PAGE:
“So, after the IPO in 2010, we paid back the DOE loan. We actually had to pay a penalty. There was an early repayment penalty. So we paid back the loan, with interest, plus a repayment penalty. Taxpayers made money on the loan.”
In comparison, Elon noted, taxpayers are still $14 billion down on General Motors, which also received a loan from the DOE. GM, which the current administration hyped up as the leader of the EV market last year, never repaid its loan from American taxpayers.
Tesla Did Not Lobby For The $7,500 Tax Credit
Elon Musk pointed out something else about EV incentives that many don’t know.
“None of the EV incentives that exist, not one of them, was obtained by Tesla. Not one of them. The $7,500 was General Motors. They’re the ones who got that. Tesla had no lobbying power in D.C. at all, but GM had huge lobbying powers. They’re the ones who got the $7,500 tax credit put in place. And Nissan. But we had basically no presence in D.C.” Editor’s note: Just to be clear, this is about the $7,500 for EV buyers. Many Tesla owners — myself included — benefited from this tax credit. What Elon is saying is that Tesla played no part in getting that tax credit put into law. It was lobbyists from major automakers — and also largely the Plug In America electric vehicle advocacy organization (which Elon doesn’t mention) — that got this tax credit enacted. —Zach Shahan
“You’ll certainly hear, like, ‘Tesla and tax credits,’ and I’m like, ‘okay, well, currently the $7,500 tax credit does not apply to Tesla, but it does apply to our competitors. Any company that’s accumulated production below 200,000 cars has a $7,500 tax credit, and Tesla does not because we’ve long ago exceeded the 200,000 car maximum.”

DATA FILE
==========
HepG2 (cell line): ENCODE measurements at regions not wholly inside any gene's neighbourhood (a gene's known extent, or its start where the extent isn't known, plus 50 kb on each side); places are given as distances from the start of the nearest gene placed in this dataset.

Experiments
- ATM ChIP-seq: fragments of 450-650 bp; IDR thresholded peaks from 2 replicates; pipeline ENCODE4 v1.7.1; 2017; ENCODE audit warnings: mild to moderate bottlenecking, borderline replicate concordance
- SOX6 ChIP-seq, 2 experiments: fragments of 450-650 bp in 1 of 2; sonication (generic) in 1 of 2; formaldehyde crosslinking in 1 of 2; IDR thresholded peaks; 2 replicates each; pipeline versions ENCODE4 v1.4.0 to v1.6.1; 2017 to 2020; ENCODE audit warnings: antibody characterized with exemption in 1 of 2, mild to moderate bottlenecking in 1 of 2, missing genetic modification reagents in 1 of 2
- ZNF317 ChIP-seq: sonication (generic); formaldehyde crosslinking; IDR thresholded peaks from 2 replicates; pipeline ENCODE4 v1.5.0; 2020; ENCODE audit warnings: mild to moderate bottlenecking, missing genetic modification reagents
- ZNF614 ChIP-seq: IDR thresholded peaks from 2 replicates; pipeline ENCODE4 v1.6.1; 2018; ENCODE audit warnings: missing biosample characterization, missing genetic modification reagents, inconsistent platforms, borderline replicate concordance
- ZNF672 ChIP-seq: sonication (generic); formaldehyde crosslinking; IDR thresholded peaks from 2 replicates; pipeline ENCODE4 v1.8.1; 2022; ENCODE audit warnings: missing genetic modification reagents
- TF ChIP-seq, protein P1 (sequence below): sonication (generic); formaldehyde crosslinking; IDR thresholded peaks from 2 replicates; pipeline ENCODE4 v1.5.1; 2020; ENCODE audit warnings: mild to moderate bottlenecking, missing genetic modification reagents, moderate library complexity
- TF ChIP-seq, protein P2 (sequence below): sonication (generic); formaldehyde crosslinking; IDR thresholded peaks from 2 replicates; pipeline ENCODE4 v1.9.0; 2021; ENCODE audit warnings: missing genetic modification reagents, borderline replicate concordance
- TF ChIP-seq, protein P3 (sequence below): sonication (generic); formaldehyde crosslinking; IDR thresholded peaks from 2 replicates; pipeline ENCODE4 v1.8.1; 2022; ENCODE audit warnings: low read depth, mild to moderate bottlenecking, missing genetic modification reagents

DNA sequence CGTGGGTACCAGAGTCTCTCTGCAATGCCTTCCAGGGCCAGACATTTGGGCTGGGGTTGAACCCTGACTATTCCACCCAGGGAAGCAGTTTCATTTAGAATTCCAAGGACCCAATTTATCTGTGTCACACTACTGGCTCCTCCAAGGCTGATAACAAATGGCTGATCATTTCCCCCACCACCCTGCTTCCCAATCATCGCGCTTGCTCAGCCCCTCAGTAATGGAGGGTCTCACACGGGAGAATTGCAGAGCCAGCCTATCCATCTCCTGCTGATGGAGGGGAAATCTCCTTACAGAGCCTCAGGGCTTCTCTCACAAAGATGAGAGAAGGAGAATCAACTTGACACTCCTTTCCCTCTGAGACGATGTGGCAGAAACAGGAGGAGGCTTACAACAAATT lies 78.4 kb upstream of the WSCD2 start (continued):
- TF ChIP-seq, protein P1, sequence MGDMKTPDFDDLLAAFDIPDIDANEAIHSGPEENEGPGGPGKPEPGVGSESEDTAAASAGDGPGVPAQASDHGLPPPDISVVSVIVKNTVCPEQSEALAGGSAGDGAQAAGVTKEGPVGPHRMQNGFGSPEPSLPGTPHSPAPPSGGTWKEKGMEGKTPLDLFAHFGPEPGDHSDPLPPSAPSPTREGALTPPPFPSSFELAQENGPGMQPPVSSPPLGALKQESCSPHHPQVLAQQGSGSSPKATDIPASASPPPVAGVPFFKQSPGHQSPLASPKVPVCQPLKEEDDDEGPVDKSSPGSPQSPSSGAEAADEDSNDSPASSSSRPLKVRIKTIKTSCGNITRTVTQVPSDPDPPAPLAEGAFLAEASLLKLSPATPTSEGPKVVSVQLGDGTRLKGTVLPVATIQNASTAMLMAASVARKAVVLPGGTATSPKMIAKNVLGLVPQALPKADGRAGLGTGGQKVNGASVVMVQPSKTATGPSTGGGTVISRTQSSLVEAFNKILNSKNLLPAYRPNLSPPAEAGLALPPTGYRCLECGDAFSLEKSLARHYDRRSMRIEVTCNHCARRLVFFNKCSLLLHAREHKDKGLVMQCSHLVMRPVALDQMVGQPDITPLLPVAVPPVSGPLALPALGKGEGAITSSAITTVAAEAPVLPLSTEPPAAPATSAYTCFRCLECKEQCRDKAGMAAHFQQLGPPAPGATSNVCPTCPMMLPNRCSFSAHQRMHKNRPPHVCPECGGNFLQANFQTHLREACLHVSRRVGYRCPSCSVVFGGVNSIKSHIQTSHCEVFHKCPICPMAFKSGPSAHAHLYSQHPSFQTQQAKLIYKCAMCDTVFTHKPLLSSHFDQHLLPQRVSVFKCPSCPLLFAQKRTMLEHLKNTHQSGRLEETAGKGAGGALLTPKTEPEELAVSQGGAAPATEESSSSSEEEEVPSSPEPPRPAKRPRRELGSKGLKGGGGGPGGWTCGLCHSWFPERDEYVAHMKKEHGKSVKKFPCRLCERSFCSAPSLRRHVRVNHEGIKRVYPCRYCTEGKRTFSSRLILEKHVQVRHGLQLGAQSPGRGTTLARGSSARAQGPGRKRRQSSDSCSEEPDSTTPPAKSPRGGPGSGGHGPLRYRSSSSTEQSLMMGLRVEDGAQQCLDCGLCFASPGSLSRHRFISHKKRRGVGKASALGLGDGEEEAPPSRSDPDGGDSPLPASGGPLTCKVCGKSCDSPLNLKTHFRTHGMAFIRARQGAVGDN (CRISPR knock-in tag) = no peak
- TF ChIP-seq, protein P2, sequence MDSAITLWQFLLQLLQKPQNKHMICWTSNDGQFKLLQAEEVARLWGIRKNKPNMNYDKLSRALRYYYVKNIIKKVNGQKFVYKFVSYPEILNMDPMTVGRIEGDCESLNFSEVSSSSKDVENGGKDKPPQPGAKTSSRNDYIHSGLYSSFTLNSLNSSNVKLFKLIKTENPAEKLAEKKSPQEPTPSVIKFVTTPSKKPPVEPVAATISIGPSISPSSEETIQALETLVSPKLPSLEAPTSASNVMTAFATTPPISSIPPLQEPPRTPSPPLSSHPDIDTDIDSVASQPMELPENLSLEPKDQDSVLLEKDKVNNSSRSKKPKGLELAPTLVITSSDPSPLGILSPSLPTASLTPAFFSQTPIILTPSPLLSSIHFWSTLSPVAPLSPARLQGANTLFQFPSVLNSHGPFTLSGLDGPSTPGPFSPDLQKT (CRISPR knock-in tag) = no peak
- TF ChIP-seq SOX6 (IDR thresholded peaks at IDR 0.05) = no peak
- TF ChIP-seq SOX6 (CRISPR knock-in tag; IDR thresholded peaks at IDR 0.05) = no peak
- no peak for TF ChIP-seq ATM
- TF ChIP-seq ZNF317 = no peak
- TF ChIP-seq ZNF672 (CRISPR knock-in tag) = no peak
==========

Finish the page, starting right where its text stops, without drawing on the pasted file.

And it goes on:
Tesla, Elon said, is at a competitive disadvantage with respect to tax credits. The very thing a lot of critics are complaining about in this regard should, I think, please them. That’s just my personal thought on that matter.
“That is quite a signification when you’re talking about, say, a $40,000 car and a $7,500 tax credit. That’s almost a 20% difference. So, a big deal.”
Elon noted that Tesla’s competitors have materially greater tax advantages than Tesla but it is still thriving. “If you eliminated all EV incentives tomorrow, Tesla’s competitive position would improve significantly.”
Eli Burton, who was among the group interviewing Elon Musk, pointed out something very important. “Tesla did the purpose what the tax credits were for, right? To drive that innovation ramp. You guys just actually did it so fast that the competitors are still using it.”
Elon explained that when they first started Tesla, gas was only under $2 per gallon in California and there were no tax credits. There wasn’t an opportunity for Tesla back then. “When we started Tesla, I should be clear, like, it was with an expectation of success of less than 10%. And the same for SpaceX.”
I think it’s great to hear Elon Musk sharing his thoughts on the early days of Tesla and covering topics that many on Twitter blindly complain about without having any knowledge of the issues at hand.
Now, will many of the critics that follow the political calls to vilify Elon Musk take the time to watch this? I don’t know. Will they believe him? Probably not. But some will learn from these interviews and I think this is important. You can watch the full interview here.